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How many child workers die in the work place in the US each year?

In 2015 and 2016 we averaged 27 teen work deaths a year compared to 72.5 deaths in 1999 and 2000.

Data from the Census of Fatal Occupational Injuries by year:

2016 = 30   (report)

2015 = 24   (report)

2014 = 22   (report)

2013 = 13   (report)

2012 = 29   (report)

2011 = 23    (report)

2010 = 34    (report)

2009 = 27   (report)

2008 = 34   (report)

2007 = 38   (report)

2006 = 33   (report)

2005 = 54   (report)

2004 = 38   (report)

2003 = 53   (report)

2002 = 41   (report)

2001 = 53   (report)

2000 = 73    (report)

1999 = 72    (report)

1998 = 65   (report)

1997 = 62   (report)

1996 = 70   (report)

1995 = 68   (report)

1994 = 67   (report)

1993 = 68   (report)

1992 = 68   (report)

 

You can also access archived data here.

 

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How are teens dying and getting injured at work?

Transportation accidents, broadly defined to include almost any moving vehicle, killed 19 of the 22 teens under 18 in the latest BLS Fatal Occupational Injuries report covering 2014. All eight of the youth workers who died under 16 in 2014 died in transportation accidents. One of these accidents involved transportation by horses, one involved a boat, three were on roadways, and three were off roadways.

Of the 14 deaths of teenagers aged 16- and 17 years old, 11 were in transportation accidents. Five of these were roadway accidents, three were non-roadway accidents, and one was in a boat. In this age group, one teen died by fire or ignition of vapors/gases.

Oddly, the percentage of transportation accidents that killed 18- and 19-year-old workers was much lower—only half (killing 21 of 42.) “Contact with objects and equipment” (mostly being struck) killed nine of the remaining 21 and “exposure to harmful substances or environments” killed seven. It is important to note this data does not include farm children who die while doing non-paid work on farms for their parents.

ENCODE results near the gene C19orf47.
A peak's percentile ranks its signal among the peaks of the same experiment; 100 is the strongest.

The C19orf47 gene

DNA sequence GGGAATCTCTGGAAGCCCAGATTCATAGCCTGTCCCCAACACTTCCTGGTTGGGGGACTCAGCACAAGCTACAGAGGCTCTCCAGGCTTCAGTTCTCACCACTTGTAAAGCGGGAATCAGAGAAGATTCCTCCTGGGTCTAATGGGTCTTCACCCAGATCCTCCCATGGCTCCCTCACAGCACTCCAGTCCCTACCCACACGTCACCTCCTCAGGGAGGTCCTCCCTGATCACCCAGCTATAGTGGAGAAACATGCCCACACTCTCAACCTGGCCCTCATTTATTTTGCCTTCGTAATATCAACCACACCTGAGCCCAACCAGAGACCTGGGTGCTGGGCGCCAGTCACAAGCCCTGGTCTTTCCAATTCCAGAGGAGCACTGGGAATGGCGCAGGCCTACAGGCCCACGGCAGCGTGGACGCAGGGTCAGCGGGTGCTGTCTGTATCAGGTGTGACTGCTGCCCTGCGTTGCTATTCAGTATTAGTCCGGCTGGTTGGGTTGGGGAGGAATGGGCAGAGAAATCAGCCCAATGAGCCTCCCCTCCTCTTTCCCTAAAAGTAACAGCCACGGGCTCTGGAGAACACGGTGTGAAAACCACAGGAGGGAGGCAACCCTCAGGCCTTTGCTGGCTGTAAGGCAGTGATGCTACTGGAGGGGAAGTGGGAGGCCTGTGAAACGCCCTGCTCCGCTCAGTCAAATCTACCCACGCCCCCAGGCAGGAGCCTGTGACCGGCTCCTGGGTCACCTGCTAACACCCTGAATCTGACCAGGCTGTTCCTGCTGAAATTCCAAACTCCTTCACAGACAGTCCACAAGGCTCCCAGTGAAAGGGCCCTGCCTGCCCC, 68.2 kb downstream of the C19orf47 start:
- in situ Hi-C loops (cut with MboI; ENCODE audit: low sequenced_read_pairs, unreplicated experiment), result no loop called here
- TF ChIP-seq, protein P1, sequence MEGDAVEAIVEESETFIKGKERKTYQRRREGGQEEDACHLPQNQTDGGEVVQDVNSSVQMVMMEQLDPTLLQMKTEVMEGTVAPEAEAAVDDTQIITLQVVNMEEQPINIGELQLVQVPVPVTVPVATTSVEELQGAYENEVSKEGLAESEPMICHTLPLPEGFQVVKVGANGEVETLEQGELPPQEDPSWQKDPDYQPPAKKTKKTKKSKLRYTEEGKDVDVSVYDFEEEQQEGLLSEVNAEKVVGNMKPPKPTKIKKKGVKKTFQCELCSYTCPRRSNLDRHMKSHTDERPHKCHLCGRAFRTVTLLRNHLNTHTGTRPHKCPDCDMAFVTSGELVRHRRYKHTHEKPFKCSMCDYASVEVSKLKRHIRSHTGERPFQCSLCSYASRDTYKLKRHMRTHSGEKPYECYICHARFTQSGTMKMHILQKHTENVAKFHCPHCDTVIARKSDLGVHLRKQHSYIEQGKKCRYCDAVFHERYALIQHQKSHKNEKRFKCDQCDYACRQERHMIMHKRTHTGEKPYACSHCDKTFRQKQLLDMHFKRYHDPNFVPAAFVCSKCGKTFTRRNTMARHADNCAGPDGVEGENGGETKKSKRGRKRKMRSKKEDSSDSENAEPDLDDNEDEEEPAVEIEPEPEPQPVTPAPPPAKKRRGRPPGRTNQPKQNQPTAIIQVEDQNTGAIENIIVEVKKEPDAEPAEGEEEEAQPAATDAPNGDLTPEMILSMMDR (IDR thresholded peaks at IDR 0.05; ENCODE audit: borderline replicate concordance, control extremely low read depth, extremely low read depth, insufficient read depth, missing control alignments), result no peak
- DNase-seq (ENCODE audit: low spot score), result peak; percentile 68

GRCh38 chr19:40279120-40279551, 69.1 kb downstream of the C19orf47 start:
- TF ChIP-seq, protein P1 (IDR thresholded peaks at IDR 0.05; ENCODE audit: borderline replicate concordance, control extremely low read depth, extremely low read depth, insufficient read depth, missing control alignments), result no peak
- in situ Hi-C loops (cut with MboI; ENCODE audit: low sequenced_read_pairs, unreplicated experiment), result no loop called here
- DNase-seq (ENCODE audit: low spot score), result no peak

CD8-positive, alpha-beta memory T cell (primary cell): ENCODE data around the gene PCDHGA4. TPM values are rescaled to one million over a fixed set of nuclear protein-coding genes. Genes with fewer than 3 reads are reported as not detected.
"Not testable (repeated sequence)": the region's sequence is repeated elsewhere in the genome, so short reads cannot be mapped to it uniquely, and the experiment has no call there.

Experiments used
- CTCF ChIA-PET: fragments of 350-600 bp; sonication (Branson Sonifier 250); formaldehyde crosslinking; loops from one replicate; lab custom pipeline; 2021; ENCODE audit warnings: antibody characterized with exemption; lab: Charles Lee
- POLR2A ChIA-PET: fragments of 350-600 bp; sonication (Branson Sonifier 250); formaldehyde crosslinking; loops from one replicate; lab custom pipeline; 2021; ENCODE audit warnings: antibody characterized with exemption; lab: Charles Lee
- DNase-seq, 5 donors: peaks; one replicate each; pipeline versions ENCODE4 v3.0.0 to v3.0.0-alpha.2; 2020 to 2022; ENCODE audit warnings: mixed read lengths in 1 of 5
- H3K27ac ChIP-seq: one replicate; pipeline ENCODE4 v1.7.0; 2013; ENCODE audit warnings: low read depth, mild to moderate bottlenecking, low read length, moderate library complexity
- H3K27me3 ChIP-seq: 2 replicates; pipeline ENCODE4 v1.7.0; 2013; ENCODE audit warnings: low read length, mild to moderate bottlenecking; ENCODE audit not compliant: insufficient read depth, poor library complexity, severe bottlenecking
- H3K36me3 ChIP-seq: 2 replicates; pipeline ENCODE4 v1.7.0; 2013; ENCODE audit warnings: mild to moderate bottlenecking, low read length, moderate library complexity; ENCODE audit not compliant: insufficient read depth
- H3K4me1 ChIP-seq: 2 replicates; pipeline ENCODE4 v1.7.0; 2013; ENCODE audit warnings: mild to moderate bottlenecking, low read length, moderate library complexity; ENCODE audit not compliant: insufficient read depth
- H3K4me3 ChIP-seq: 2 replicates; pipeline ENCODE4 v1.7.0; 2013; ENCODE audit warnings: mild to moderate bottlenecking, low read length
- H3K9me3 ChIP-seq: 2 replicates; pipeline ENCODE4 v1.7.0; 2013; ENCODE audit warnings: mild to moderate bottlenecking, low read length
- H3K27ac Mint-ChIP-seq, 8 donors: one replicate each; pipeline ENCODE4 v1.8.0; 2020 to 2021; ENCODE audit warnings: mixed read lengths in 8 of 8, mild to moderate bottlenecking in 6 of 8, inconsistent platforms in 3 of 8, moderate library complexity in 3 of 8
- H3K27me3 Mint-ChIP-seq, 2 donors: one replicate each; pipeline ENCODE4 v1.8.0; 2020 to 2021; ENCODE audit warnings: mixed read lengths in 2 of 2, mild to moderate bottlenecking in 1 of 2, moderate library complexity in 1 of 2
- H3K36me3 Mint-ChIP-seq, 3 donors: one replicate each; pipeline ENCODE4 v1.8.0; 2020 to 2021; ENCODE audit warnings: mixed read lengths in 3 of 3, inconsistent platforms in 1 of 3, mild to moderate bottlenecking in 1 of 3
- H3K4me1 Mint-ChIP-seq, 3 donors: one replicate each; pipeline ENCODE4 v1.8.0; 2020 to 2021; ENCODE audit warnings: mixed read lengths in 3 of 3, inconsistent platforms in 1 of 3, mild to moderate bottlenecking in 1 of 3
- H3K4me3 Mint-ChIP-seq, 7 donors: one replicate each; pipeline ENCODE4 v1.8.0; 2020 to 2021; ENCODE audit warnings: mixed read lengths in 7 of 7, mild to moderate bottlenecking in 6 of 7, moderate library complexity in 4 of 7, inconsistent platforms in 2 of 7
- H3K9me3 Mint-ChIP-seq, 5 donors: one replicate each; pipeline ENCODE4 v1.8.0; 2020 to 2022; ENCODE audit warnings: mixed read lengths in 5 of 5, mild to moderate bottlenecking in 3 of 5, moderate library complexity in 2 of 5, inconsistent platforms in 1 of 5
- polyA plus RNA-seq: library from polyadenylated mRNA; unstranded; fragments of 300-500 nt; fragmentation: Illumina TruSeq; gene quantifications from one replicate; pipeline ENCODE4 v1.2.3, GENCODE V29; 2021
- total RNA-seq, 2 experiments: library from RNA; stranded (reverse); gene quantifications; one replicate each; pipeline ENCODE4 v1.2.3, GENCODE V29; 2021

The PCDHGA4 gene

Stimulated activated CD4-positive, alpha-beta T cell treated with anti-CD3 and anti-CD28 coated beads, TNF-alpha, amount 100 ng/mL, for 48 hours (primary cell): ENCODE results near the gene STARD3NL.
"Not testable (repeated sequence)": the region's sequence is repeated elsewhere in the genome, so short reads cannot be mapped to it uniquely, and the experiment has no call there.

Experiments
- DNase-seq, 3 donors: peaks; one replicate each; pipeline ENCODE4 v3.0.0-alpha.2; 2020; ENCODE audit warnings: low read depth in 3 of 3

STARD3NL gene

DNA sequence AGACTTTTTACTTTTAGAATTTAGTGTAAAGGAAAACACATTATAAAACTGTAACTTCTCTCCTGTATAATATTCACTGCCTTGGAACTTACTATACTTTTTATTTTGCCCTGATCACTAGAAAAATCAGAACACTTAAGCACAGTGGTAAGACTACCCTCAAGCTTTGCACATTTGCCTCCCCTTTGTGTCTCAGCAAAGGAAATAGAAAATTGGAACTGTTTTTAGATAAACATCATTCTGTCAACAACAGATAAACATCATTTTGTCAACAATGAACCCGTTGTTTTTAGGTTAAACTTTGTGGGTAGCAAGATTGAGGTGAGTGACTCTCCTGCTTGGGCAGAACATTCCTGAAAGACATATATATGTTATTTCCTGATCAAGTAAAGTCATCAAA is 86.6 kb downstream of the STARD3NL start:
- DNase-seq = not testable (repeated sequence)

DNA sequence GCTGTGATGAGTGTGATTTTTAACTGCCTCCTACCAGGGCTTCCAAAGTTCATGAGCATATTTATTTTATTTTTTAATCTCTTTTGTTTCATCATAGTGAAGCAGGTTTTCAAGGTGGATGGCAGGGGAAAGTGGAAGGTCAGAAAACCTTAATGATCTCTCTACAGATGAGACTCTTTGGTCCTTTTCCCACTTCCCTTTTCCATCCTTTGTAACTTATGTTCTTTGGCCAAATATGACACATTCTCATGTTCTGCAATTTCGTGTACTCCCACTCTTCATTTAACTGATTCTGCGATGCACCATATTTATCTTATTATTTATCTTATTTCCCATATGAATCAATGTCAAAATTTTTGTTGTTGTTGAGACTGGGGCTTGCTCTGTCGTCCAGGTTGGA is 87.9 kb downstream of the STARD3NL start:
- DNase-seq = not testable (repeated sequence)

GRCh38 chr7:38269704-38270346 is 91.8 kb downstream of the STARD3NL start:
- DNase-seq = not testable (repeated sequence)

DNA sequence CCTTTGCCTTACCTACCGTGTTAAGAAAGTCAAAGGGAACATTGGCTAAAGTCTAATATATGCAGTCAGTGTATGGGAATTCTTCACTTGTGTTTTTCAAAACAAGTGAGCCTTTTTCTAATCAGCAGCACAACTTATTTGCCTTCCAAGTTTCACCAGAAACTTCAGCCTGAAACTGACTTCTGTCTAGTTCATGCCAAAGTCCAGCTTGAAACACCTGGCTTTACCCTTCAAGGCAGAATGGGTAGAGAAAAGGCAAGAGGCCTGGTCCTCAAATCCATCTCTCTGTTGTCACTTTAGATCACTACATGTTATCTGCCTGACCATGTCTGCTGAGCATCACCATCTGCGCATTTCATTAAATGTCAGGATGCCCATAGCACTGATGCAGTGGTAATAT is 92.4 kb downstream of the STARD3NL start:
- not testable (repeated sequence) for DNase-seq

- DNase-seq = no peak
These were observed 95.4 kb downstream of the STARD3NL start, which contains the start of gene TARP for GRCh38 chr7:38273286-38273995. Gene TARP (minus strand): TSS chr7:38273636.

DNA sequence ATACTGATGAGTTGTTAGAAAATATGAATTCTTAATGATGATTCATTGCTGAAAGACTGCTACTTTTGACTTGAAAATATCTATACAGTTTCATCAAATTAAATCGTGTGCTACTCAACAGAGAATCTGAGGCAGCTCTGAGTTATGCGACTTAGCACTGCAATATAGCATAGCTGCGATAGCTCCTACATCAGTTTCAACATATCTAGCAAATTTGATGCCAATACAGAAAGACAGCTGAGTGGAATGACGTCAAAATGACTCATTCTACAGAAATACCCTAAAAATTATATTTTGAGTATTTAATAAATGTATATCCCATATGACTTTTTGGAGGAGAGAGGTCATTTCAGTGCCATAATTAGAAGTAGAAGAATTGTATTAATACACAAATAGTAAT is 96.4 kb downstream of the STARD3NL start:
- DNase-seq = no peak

Teenagers are particularly vulnerable to accidents both in normal life and at work. Accidents are the leading cause of death for children between the ages of 10 and 19. In fact, more youth between 10 and 19 die from injuries than die from all other causes combined.

Teen workers are killed in a shocking variety of ways:

Data from the U.S. Bureau of Labor statistics for all (including adult) workers suggests that male workers are much more at risk than female.… Read the rest

Tragic Story of Deaths in a Grain Bin Highlights the Need for Increased Safeguards and Larger Fines

Twenty-five to 30 kids a year die at work. Through its advocacy and co-chairmanship of the Child Labor Coalition, the National Consumers League (NCL) has worked to reduce that number over the years. Each spring, NCL produces a report called “The Five Most Dangerous for Teens.” For several years, we worked to help enact proposed rules to protect kids working in agriculture. Last April, working through the CLC and its members we helped organize a press conference to highlight the dangers that young workers can encounter while working on farms and agricultural facilities.

Unfortunately, the organized farm lobby succeeded in forcing the Obama administration to withdraw the youth farm safety rules—a decision that we estimate will lead to the unnecessary deaths of 50 to 100 youth working on farms over the next decade.